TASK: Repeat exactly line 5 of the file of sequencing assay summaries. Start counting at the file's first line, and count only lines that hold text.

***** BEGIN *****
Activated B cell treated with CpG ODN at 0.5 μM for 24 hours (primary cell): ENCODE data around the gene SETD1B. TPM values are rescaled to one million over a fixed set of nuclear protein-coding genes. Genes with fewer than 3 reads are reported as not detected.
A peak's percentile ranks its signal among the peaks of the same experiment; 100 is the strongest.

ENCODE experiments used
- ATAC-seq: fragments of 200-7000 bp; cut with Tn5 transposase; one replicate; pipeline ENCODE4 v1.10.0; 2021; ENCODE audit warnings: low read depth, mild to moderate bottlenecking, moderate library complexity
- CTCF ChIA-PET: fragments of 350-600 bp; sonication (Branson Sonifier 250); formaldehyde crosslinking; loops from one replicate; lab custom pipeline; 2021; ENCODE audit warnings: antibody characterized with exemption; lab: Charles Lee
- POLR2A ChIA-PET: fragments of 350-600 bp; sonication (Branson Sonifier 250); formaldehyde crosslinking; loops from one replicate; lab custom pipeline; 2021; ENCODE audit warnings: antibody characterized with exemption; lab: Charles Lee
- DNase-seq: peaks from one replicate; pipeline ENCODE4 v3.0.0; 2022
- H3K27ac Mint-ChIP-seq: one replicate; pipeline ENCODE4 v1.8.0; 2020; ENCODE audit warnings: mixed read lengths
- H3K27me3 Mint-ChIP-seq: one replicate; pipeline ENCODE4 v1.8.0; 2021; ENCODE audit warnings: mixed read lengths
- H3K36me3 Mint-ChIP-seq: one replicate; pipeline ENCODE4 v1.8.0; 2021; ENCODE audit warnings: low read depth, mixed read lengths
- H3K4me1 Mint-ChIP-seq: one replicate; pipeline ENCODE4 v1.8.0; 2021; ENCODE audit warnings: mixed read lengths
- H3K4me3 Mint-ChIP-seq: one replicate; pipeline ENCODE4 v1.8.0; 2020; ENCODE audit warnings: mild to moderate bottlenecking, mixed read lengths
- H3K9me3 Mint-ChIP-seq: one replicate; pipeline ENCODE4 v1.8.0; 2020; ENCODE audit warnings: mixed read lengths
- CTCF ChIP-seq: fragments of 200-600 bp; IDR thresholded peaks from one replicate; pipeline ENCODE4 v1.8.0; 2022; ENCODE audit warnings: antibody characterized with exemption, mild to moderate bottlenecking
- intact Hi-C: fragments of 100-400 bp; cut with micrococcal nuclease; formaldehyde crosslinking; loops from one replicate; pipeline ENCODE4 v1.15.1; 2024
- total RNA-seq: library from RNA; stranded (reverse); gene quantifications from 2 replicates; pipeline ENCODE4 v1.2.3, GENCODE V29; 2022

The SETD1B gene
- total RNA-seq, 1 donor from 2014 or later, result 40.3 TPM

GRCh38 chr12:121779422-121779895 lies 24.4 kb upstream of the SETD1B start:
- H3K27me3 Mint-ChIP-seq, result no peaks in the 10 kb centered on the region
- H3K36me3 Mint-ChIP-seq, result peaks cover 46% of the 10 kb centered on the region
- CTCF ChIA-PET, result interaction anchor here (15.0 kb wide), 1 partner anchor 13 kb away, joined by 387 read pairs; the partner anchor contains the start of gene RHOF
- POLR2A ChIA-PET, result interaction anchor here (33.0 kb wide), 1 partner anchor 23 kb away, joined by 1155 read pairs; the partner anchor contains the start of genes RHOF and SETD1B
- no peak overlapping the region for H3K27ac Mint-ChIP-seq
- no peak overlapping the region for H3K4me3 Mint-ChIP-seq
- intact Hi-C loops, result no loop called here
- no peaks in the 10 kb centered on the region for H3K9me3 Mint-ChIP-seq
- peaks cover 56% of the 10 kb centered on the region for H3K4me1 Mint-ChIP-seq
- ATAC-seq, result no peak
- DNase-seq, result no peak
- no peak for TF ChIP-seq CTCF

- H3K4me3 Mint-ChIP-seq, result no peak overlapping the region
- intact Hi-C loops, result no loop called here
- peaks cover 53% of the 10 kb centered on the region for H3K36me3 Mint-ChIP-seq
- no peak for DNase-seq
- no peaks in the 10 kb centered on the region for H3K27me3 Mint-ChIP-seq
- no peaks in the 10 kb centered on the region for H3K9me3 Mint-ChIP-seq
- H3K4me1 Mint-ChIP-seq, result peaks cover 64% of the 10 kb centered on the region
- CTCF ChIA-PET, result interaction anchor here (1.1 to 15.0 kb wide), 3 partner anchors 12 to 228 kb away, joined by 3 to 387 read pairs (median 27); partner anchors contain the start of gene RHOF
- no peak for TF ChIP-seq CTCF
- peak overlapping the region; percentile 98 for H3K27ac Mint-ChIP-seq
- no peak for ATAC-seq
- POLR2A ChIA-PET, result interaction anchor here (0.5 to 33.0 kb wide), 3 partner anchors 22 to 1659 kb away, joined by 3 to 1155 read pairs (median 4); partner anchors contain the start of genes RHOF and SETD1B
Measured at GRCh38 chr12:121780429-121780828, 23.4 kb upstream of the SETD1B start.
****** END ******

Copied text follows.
- CTCF ChIA-PET: fragments of 350-600 bp; sonication (Branson Sonifier 250); formaldehyde crosslinking; loops from one replicate; lab custom pipeline; 2021; ENCODE audit warnings: antibody characterized with exemption; lab: Charles Lee